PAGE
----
What You Should Learn From the Failure of Dropbox’s ‘Diversity’ Tweet


Add another to those melancholy case histories entitled "when good intentions go bad." File-sharing tech company Dropbox posted a tweet Dec. 14 that had many scratching their heads, and many more poking fun:

The choice to use a picture without any dark-skinned people to pat oneself on the back for "diversity" is an odd and ill-informed one. What on earth is going on?

Dropbox clarified that people depicted in the picture include Iranian co-founder Arash Ferdowsi and Asian communications VP Lin-Hua Wu, as well as head of people Arden Hoffman, who is lesbian, and that the photo "was meant to highlight the increase of women in senior leadership roles."

So there is indeed diversity in gender, ethnicity and sexuality on display in the photo. What, then, is the big deal? Does Dropbox get a pass? Is this kerfuffle in fact the fault of people judging too hastily what they saw without examining the reality behind it?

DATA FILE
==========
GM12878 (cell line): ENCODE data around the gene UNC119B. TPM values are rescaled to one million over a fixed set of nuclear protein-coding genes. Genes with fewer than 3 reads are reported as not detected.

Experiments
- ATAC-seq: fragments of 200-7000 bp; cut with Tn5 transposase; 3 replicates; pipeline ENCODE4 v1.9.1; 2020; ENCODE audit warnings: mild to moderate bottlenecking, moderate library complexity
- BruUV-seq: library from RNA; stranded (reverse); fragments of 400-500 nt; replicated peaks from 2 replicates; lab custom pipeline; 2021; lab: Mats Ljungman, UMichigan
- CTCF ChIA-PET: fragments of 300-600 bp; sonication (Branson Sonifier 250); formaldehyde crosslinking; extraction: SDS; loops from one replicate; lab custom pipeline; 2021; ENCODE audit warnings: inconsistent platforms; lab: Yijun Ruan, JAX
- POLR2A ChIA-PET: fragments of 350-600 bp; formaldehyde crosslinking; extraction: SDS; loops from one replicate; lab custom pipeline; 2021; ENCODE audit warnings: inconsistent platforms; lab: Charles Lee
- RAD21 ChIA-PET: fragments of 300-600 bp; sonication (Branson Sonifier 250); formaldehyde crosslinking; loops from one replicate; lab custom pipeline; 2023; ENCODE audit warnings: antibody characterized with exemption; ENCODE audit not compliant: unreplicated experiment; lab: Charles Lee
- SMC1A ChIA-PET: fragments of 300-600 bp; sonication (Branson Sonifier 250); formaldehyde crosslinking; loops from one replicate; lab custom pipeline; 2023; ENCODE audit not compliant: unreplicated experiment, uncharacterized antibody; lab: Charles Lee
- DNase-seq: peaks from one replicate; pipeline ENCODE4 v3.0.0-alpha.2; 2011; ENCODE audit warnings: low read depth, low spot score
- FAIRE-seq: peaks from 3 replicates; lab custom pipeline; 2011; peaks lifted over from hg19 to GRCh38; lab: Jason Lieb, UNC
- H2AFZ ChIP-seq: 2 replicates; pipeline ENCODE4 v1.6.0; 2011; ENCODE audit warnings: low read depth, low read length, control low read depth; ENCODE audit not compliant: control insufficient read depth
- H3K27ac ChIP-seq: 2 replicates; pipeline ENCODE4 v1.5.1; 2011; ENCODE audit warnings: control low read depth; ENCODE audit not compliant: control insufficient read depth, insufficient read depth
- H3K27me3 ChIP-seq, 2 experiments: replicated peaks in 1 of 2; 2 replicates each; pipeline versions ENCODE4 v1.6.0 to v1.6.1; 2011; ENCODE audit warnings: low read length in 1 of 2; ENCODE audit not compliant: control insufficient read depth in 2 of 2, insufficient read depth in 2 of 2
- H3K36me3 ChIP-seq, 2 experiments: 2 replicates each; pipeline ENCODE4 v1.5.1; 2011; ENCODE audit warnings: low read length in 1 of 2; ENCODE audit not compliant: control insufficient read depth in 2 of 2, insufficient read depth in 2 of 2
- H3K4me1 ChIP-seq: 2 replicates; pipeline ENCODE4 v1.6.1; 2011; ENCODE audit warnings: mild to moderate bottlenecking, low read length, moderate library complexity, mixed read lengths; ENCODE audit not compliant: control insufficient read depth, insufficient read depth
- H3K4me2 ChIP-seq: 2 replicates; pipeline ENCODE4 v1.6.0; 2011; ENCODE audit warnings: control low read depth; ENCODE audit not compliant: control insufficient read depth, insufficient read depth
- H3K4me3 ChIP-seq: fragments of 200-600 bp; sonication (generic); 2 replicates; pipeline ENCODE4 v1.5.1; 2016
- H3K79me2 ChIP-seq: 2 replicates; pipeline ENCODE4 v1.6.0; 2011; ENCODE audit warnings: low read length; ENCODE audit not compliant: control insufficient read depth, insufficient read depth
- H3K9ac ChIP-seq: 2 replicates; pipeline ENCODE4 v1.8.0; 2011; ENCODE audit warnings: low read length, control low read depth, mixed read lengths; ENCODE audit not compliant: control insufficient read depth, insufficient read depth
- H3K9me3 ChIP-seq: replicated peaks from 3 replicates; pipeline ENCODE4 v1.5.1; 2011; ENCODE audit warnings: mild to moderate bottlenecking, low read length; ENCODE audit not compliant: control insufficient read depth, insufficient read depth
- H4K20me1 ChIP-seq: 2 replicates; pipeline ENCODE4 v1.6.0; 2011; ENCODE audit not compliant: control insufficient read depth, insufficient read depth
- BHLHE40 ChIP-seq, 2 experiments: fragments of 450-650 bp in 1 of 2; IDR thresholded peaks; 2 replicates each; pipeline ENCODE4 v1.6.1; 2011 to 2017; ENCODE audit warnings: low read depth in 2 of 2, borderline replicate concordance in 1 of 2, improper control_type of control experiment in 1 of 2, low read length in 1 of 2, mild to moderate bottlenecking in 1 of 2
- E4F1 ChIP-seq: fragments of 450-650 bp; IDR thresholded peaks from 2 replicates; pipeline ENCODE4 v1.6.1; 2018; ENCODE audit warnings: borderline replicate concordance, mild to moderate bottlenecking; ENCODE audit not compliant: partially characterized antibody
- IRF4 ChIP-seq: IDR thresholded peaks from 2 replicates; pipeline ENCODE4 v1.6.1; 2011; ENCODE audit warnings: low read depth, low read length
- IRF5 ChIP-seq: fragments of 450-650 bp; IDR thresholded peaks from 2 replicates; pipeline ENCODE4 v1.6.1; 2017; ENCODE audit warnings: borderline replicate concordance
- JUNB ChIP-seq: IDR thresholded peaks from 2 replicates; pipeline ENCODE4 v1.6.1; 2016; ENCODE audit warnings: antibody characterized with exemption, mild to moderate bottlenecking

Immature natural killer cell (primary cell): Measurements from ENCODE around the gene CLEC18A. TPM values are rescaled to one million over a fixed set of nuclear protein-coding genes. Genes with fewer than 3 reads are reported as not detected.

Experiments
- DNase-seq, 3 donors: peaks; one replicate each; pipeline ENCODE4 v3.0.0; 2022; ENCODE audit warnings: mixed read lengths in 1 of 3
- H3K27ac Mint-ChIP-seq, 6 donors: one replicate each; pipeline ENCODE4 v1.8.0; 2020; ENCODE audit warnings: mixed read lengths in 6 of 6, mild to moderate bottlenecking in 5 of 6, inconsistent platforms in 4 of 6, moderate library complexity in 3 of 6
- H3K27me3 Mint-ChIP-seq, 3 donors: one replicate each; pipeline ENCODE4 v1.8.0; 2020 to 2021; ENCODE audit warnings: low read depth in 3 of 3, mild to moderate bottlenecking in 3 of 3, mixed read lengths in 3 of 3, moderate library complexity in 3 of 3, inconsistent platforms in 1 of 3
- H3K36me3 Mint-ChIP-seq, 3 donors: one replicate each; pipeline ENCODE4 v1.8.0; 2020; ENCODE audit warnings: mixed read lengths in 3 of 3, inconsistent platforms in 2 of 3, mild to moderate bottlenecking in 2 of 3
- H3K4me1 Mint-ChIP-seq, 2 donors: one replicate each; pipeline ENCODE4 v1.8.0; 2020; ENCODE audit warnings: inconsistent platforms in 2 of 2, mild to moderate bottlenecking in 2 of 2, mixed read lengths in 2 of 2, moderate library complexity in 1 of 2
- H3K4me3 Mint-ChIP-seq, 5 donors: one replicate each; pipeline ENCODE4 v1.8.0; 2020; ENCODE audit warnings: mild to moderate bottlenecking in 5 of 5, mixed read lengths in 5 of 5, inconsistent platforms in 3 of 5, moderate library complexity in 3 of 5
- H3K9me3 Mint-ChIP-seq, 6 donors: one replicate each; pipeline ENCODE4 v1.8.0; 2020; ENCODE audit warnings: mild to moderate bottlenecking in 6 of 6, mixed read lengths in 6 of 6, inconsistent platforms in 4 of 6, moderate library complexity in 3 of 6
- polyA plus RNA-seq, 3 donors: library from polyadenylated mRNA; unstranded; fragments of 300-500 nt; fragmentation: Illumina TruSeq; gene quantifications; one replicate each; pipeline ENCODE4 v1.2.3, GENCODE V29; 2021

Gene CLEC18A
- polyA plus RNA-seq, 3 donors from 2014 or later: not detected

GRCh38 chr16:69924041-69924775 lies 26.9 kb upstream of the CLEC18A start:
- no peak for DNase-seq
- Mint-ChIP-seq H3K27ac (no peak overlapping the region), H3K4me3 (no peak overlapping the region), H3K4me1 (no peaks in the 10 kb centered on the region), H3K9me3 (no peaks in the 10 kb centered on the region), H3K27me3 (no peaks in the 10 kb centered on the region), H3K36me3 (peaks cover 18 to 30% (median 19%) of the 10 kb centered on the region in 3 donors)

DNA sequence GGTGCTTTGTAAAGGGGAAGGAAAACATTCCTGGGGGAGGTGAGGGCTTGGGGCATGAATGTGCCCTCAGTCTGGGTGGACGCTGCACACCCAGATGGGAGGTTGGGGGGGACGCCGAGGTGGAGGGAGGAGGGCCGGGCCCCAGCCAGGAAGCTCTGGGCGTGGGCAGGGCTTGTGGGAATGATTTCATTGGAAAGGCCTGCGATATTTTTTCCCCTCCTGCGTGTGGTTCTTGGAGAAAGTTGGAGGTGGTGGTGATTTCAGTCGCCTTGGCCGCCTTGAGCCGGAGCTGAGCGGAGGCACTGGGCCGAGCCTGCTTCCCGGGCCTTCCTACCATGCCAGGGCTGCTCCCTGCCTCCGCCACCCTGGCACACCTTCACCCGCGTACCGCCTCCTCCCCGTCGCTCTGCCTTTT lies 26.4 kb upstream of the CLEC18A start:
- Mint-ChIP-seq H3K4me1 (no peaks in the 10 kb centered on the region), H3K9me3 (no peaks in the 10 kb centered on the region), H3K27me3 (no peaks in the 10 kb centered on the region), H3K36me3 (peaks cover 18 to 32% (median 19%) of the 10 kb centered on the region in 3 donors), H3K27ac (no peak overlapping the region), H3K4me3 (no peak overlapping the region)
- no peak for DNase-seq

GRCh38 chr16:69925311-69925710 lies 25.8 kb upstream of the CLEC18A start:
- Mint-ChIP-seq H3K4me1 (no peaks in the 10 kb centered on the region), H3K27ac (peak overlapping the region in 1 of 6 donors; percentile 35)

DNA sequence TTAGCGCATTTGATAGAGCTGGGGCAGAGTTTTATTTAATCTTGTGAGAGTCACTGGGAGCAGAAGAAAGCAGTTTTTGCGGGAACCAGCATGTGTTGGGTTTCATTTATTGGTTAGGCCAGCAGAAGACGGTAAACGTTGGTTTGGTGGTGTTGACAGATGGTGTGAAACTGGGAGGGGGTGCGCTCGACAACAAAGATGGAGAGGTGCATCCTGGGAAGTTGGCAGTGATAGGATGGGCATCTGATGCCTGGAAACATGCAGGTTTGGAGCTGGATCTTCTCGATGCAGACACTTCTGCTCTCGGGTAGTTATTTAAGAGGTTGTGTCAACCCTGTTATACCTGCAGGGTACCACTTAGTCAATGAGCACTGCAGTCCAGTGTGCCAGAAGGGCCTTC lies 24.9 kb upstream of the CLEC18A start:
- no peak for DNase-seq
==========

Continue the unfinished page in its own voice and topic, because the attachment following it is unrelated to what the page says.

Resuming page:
No: The lesson that communications pros should remember is that visual storytelling is a language—a language that, though as rich and nuanced as any language can be, relies heavily on the first impression, the momentary glance. To be fluent in the language of visual storytelling, you must understand the implications of this. On the written page, to speak of diverse leadership that includes women, people of Middle Eastern and Asian descent and LGBT individuals is fine, but this clearly doesn't translate effectively to the medium of a photograph in which everyone has a similar skin tone.

An important point of reference here is a Huffington Post editor's tweet from May:

The intended message was to highlight women in leadership roles; the message many received was "we don't include people of color."

Follow Ian on Twitter: @ianwright0101